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I am working on a drupal 8 site and tend to update some modules:

  1. I run the composer outdated 'drupal/*' command and it shows me the list of modules need update.
  2. Running composer update drupal/module_name --with-dependencies end up with discard changes output.
  3. So I choose to update the module from admin interface, after updating db changes, the status report not shows any update anymore but running outdated command in composer list the modules again.

This means I somehow need to announce to composer about this manual update (I think by changing composer.json and/or composer.lock, but I did not find the flow of it, yet.

  • Why are you doing this? What do you mean by "end up with discard changes output"? Why don't you discard them then? You know about the discard changes config in your Composer file and the -n flag? – leymannx Apr 26 at 7:09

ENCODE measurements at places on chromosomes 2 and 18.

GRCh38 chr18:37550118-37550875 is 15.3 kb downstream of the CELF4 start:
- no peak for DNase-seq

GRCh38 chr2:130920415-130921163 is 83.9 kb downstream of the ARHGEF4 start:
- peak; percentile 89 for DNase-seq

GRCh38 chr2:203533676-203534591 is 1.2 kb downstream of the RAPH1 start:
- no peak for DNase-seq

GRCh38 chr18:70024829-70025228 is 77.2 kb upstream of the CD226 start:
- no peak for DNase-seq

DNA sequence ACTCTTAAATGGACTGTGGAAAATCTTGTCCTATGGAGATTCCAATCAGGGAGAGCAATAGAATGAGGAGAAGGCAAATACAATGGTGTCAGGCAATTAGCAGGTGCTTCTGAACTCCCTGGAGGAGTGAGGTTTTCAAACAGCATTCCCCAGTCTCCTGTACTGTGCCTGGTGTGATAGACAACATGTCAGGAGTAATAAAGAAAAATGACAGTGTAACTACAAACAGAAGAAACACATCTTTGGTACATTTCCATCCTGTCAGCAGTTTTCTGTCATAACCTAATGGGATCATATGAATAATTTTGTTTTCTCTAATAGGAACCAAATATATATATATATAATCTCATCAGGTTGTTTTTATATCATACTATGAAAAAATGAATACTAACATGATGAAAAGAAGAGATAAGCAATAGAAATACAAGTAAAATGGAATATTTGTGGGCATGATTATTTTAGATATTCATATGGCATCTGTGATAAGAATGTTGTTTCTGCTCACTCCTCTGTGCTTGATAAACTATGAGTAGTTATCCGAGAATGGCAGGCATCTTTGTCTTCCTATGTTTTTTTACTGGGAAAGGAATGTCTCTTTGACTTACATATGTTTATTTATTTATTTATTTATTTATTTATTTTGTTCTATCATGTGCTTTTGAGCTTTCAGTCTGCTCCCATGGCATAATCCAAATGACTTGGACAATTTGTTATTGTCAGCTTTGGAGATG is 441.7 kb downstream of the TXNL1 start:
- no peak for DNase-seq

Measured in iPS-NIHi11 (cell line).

• For #2 maybe the module is set to a fixed version number in your composer.json which would explain why it doesn't update to the lstest version. – No Sssweat Apr 26 at 8:26
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Yes, in the sense if you want to hack composer.lock you can make Composer think it got updates it never downloaded.

That requires you to know what composer.lock properties have changed (like content-hash & packages[*]) and apply them manually to the file.

That said, doing this is breaking the entire purpose of Composer (composer.json represents a manifest of what you need & composer.lock represents a manifest of what Composer retrieved); you run the risk of breaking of what composer.lock should do (i.e. composer install on any machine will retrieve the exact same files as when you made your last updates); so you should really think about the impacts on other environments/hosts that use your composer.* files.

If you're committing to a Composer-driven process, it's better to troubleshoot why your dependencies aren't updating as other commentators have suggested (e.g. too broad versioning in composer.json, auto-dropped changes from a non-interactive run)

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